Hidden royal joke about famous Sheffield prisoner Mary Queen of Scots at City Hall
A joke set in stone links Sheffield City Hall with the city’s historic gem Manor Lodge.
David Templeman of the Friends of Manor Lodge said that his colleague John Clarke amazed him when he told him this story – and he is an expert on the story of Mary, Queen of Scots. She was kept imprisoned at Manor Lodge and Sheffield Castle for 14 years by the sixth Earl of Shrewsbury and his famous wife, Bess of Hardwick, on the orders of Mary’s cousin Queen Elizabeth I as she was her rival for the throne.
John writes: “Last year, 2020 was an important year in the history of Sheffield and its Manor Lodge, the 450th anniversary of Mary Queen of Scots’ arrival in our city.
“All the planned celebrations have had to be put on hold for a year, November 28 2021, when it will be called the 450 (+1) anniversary.
“However, nothing compares to the 19-year delay we saw for the 350th anniversary, and the unveiling of Sheffield’s best-kept secret. In 1920 the architect E Vincent Harris finished the plans for the City Hall in the centre of the town with a hidden gem and the best-kept joke in Sheffield, set in stone.
“As we know, Mary Queen of Scots and Queen Elizabeth never met in person, so he would ensure they never would, even in death. If the ghost of Elizabeth I and Mary, Queen of Scots actually ended up in Sheffield and both being music lovers and they wanted to go to a concert, then how would he keep them apart?
“In 1920 E Vincent Harris came up with the solution - he gave them separate doors. If they dare to go in the wrong door, there is a smaller one in the middle for the Earl of Shrewsbury with an arrow slit to be safe.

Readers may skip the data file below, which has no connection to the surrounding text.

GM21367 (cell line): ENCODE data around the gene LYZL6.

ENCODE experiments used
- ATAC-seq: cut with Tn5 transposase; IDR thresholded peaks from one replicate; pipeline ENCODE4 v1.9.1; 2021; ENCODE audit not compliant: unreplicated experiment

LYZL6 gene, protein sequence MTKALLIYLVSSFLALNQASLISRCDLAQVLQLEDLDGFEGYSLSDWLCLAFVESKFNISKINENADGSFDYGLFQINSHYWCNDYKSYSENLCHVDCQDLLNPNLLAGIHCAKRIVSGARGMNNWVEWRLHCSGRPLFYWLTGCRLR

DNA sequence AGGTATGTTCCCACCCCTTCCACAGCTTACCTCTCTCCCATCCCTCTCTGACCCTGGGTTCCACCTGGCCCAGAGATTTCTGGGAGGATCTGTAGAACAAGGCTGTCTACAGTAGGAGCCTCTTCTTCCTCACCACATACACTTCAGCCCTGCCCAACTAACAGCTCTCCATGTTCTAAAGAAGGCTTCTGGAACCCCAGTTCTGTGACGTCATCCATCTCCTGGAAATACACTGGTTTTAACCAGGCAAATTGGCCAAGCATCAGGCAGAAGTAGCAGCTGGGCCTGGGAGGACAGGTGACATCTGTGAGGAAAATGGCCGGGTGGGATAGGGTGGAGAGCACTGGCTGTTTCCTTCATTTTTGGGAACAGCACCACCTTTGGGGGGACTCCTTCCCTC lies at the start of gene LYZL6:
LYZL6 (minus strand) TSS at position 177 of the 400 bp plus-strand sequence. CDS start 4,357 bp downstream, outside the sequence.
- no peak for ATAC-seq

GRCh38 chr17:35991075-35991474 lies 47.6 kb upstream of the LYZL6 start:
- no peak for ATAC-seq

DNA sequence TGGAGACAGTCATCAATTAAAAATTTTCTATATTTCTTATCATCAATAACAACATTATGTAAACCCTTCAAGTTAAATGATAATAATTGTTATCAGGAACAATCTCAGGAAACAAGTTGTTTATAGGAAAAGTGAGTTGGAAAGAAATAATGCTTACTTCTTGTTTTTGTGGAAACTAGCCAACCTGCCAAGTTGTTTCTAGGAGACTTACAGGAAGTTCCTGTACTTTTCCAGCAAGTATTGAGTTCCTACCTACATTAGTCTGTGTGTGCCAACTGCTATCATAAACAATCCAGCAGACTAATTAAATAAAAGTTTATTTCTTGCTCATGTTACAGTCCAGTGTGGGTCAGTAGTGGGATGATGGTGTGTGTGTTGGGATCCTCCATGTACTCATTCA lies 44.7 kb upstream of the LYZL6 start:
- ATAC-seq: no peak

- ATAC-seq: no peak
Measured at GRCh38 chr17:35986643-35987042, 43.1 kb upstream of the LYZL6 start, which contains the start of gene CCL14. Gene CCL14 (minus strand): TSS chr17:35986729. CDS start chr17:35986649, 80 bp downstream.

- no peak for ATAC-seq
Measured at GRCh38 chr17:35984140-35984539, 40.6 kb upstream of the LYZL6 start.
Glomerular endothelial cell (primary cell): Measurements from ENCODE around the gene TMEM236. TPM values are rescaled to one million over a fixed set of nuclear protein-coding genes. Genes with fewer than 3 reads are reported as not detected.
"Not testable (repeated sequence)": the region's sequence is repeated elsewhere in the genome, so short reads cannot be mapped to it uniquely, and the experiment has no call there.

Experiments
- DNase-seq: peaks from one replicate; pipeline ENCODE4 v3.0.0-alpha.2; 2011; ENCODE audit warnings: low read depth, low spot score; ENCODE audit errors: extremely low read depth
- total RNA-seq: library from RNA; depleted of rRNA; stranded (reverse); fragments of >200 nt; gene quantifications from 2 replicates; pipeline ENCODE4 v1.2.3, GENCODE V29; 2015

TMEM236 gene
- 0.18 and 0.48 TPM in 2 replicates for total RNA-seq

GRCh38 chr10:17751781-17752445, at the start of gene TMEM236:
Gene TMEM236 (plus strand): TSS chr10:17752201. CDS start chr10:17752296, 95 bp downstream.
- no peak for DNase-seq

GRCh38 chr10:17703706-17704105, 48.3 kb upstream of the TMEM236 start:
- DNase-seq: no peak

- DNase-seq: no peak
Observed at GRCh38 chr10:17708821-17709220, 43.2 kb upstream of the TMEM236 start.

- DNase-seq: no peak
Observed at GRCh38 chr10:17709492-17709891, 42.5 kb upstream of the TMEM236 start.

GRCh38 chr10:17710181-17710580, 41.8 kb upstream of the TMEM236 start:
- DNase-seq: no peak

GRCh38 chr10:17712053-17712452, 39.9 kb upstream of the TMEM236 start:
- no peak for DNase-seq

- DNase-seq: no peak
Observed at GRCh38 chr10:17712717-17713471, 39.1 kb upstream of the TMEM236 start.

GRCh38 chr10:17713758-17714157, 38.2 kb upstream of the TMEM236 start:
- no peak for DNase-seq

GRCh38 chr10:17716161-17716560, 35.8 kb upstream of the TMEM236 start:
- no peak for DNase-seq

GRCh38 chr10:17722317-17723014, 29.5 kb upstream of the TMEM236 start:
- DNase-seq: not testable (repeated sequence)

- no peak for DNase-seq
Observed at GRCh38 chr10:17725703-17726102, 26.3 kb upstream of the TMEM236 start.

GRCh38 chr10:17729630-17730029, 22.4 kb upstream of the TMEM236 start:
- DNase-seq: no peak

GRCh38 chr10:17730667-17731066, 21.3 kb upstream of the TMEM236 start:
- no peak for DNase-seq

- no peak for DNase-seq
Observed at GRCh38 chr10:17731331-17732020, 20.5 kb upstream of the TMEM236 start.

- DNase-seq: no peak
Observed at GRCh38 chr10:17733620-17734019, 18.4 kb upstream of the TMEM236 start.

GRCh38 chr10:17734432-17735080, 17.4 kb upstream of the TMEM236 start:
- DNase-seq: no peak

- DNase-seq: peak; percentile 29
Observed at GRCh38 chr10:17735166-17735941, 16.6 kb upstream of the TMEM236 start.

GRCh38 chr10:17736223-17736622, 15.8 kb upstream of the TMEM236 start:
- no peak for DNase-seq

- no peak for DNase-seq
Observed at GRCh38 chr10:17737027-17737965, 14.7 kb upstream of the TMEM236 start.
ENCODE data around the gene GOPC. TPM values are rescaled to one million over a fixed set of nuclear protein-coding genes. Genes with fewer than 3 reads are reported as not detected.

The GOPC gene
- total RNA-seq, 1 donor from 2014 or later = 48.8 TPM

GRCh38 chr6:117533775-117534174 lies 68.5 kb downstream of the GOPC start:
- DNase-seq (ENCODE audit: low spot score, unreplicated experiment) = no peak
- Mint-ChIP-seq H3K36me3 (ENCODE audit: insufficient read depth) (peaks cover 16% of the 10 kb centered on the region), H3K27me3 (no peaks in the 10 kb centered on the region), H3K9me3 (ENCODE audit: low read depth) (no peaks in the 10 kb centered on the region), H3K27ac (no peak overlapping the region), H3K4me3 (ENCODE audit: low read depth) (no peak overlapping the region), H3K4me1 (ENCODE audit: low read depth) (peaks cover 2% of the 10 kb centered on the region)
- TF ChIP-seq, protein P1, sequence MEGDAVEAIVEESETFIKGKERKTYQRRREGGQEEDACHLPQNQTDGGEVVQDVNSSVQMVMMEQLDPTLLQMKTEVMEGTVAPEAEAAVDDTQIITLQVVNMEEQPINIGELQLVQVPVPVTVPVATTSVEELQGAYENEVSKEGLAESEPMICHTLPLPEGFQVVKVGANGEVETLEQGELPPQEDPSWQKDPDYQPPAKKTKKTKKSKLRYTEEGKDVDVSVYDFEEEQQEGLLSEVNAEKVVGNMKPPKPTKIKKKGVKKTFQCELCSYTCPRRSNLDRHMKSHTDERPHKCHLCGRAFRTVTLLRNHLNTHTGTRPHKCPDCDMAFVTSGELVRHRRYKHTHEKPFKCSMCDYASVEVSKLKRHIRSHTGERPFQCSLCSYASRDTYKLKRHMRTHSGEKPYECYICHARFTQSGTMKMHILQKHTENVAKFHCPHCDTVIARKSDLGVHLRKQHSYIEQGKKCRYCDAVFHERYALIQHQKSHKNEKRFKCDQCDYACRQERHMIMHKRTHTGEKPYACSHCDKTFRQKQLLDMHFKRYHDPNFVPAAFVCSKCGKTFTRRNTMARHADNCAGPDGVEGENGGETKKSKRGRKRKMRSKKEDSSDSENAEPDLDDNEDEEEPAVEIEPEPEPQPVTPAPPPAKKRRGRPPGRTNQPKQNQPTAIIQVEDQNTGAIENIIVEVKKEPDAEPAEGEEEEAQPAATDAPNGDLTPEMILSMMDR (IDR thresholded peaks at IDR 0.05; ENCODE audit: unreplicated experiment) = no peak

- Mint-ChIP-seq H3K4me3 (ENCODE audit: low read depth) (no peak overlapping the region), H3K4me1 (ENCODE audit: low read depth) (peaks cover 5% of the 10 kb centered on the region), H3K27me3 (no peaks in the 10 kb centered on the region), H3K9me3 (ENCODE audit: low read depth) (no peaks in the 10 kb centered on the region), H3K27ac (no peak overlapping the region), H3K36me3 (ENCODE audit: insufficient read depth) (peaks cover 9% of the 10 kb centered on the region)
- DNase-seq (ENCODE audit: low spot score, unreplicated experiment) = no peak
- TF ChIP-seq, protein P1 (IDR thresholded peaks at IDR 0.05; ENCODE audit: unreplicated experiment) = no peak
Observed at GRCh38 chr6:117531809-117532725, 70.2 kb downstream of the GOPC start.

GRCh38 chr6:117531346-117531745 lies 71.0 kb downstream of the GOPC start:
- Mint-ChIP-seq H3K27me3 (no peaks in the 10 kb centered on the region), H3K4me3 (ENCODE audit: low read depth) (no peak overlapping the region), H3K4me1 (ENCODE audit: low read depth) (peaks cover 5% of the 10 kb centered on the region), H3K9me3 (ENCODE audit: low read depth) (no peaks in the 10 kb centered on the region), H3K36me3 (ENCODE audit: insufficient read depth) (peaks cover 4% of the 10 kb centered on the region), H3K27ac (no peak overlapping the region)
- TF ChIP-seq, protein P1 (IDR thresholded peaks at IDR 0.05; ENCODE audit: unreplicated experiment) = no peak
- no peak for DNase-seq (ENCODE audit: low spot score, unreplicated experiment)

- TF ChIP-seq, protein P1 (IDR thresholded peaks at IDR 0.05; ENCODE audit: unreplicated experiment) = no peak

“Due to the financial crisis in the country, the City Hall was not started until 1932 and opened in 1939. However, the tribute was still built and remains amazing and unknown even today by most, despite its size and its splendour.
“Queen Elizabeth’s door is to the left and Mary’s to the right, the Earl’s in the middle, and never the twain shall meet. Each has its own coat of arms above to be safe.
"If he had wanted to put a different twist on things by balancing the door positions as to the heights of the three great historical characters, then this would have been the scenario - Earl of Shrewsbury on one side and Mary on the other side, both being almost 6 feet tall, and in the middle, Elizabeth who was just 5 feet 5 inches.“This solution would also have reflected the situation in Sheffield as the Earl was Mary’s custodian and Elizabeth in the middle, keeping a close watch on them both (an alleged affair between them).”
John adds: “The two queens meeting up is still even more prominent today, a reminder to Hollywood to get their facts right if they ever do another Mary film. In most TV dramas and films, for effect, they always get the two queens to meet.”
Manor Lodge is well worth a visit – book in advance at https://sheffieldmanorlodge.org/